BRANDON J. WEICHERT | THE WEICHERT REPORT
Populist nationalism is sweeping across the European continent. In the aftermath of the Great Recession of 2008 and human waves of refugees and terrorists washing across Europe, the great post-historical experiment that is the European Union is coming to an inauspicious end. The breakup has already begun. Beginning in 2010, the Greeks and other (mostly) Southern European states were made to feel as second-class members of the EU, since their economies were so burdened by excessive debt. Meanwhile, the Eastern Europeans fretted over the growing Russian threat to their borders, whereas the rest of Europe–particularly in the west and north–braced for the destabilizing effects of ceaseless (predominantly) Muslim immigration into their lands through their porous borders.
Historically having been the brainchild of mostly German and French leaders, the European Union has further fragmented with the recent Brexit vote (in response to the destabilizing effects of the EU’s open border policy as well as economic woes). Meanwhile, as far back as 2010, the French were looking to create a sub-regional EU bloc consisting of themselves, the Southern Europeans and North African states, like Morocco (thereby lending credence to Francis Baudel’s claim that Europe’s southern periphery ended not where the Mediterranean Sea began, but rather, where the Sahara Desert ended). The French did this because, in a primarily economic union such as the EU, the French economy is simply not potent enough to warrant the kind of leadership role that they traditionally seek.
Once the British left the EU, the Germans became the unquestioned leading state in the EU. Still, as EU High Commissioner, Jean Claude-Juncker, has recently attested, the Brexit vote is killing the EU. Plus, the lackluster economic recovery since the Great Recession of 2008 has only compounded the negative feelings that many Europeans have toward the EU. This has prompted many countries to begin looking at their own national interests yet again, thereby eschewing the globalist concerns of the EU. And, even though the recent Netherlands election did not go the way many observers believed it would (toward the nationalist candidate, Geert Wilders), make no mistake, the nationalist movement is not going anywhere. Looking at the demographics, economic realities, and cultural shifts occurring in most European states, I would contend that it is the globalist, “Eurocrats” whose clock is winding down whereas the nationalists have all of the time in the world.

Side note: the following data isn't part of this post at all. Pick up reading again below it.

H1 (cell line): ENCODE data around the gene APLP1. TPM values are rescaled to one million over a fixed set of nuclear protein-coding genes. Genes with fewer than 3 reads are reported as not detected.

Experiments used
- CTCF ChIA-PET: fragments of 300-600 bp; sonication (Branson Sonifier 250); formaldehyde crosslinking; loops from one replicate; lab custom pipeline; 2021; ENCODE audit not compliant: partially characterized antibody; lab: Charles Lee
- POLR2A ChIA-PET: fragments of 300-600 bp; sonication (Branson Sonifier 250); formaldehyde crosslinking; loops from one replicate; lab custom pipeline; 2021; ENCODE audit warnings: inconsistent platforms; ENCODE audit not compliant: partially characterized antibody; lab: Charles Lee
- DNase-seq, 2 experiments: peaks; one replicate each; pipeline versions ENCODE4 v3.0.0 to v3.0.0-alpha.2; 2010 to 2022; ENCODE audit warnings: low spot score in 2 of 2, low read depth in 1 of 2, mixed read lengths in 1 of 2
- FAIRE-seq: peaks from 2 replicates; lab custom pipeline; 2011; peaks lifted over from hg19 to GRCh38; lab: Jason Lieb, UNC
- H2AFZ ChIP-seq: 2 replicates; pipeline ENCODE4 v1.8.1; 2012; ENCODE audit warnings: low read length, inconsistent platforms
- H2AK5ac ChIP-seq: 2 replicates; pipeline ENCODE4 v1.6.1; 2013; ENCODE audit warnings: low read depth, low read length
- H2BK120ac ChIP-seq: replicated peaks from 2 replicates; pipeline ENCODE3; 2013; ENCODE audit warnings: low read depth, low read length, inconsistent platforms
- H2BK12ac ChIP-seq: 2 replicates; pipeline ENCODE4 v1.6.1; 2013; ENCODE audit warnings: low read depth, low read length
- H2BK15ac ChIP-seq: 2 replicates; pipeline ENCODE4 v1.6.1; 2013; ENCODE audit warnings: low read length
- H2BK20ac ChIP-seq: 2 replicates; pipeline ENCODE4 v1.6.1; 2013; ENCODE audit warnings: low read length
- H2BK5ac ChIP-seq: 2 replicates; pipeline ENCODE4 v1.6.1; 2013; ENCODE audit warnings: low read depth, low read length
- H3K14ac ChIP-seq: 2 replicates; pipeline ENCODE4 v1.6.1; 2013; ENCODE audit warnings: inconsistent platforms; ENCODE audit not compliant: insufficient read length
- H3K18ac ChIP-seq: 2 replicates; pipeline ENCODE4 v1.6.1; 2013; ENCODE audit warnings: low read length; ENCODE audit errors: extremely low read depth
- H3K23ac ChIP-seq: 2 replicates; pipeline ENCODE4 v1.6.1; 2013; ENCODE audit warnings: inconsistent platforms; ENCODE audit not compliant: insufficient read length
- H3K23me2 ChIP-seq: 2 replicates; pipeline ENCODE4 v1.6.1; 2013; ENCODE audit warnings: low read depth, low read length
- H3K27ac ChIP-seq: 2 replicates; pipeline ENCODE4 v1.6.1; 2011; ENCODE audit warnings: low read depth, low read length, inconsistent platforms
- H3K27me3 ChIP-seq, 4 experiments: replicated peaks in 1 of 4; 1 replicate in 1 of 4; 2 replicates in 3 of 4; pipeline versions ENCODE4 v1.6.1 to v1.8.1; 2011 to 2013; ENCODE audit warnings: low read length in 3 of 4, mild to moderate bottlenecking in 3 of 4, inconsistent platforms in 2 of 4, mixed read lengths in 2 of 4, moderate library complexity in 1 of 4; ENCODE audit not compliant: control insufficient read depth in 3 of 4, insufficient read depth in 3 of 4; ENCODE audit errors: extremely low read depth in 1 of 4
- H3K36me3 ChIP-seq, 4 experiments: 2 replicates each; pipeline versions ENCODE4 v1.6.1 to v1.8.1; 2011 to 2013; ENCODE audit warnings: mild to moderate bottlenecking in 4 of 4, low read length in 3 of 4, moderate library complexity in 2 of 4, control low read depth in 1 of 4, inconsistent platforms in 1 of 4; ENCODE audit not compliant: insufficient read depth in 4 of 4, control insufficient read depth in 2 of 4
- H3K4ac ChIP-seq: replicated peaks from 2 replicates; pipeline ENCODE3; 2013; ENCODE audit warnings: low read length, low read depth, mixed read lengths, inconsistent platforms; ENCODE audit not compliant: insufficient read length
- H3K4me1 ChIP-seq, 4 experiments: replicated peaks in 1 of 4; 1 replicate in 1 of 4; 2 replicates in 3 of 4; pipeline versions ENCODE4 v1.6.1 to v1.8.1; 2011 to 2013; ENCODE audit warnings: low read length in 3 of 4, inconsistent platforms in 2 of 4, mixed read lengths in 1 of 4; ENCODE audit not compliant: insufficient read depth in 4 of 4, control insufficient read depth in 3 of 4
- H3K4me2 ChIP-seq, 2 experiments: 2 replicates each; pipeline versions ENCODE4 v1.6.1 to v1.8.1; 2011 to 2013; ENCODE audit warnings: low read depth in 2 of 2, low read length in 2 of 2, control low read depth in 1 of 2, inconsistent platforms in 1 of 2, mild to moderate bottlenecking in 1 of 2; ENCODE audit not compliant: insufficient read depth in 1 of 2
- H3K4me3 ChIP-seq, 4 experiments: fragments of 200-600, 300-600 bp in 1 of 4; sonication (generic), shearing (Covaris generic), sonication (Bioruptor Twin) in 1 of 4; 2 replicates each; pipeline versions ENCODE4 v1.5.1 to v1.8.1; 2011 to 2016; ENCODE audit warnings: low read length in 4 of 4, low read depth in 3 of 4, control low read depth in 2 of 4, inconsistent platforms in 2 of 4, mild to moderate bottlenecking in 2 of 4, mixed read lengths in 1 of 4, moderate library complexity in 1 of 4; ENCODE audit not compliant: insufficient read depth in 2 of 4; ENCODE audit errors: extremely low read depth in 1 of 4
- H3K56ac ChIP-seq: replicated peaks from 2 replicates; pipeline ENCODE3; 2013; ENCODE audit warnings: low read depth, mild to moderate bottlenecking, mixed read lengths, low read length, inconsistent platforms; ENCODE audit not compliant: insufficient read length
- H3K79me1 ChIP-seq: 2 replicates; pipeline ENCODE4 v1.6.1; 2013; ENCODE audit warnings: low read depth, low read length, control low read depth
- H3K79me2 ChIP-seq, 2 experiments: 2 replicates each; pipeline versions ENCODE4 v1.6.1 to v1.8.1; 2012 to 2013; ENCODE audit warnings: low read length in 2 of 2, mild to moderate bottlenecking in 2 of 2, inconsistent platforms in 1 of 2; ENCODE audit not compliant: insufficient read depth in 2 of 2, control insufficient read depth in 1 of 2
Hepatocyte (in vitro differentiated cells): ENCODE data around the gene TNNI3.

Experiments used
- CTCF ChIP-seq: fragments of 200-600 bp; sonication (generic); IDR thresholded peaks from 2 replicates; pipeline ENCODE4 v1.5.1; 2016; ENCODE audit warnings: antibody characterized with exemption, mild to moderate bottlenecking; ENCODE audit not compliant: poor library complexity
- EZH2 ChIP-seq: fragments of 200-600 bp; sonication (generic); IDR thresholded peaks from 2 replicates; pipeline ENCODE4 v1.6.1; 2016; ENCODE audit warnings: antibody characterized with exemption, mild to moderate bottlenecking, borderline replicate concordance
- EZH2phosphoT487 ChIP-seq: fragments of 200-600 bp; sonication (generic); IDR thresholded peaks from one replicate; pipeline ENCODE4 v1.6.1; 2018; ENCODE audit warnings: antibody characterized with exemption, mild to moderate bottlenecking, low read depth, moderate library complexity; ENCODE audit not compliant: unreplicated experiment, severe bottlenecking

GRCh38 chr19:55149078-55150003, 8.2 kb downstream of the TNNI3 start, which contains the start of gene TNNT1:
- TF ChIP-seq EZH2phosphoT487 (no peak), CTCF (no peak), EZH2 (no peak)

Toward that end, the biggest election in Europe is set to take place in a month’s time. On 23 April 2017, the French presidential elections will take place. As I’ve argued here, Marine Le Pen and her National Front Party stand a very high chance of winning. Indeed, I believe that she will likely be made president. At one point, her fellow Right-wing candidate (the more center-Right candidate, François Fillon) was giving her fits, now he’s fallen by the wayside, and Le Pen’s (centrist in French politics, but a Leftist to most Americans) opponent, Emmanuel Macron, is competing well against her.
This shouldn’t surprise anyone: France is a social democracy. An individual like Fillon, despite having previously served as the Prime Minister in the French government, will have a far greater difficulty winning in France because he opposes the Welfare State and is pro-Free Trade. The key to being effective in the upcoming spate of elections will reside in having the ability to accept the necessity of the Welfare State, whilst advocating for greater protections from terrorism and economic malaise. Marine Le Pen fits this billing much better than Fillon, which is why she is a good opponent for Macron. Still, given the fact that the French presidential election system is a two-round event, anything could happen. But, my money remains on Marine Le Pen winning.
Meanwhile, as we’ve noted, in Germany, the nationalist Right-wing party, the Alternativ für Deutschland (AfD), is on the rise. It is now the second-most powerful party in Germany, right behind Angela Merkel’s Christian Democratic Party and ahead of the Left-wing Social Democratic Party. Despite being the economic center of the EU, Germany is awash in an immigration crisis brought about by the shortsightedness of Angela Merkel as well as the EU’s open border policy. The AfD’s platform is almost universally centered on anti-immigration sentiment. Of course, they’ve added more issues onto their party’s platform, but that was the core of the AfD. It’s what most Germans associate with it. And, it’s what a great many Germans ostensibly agree with.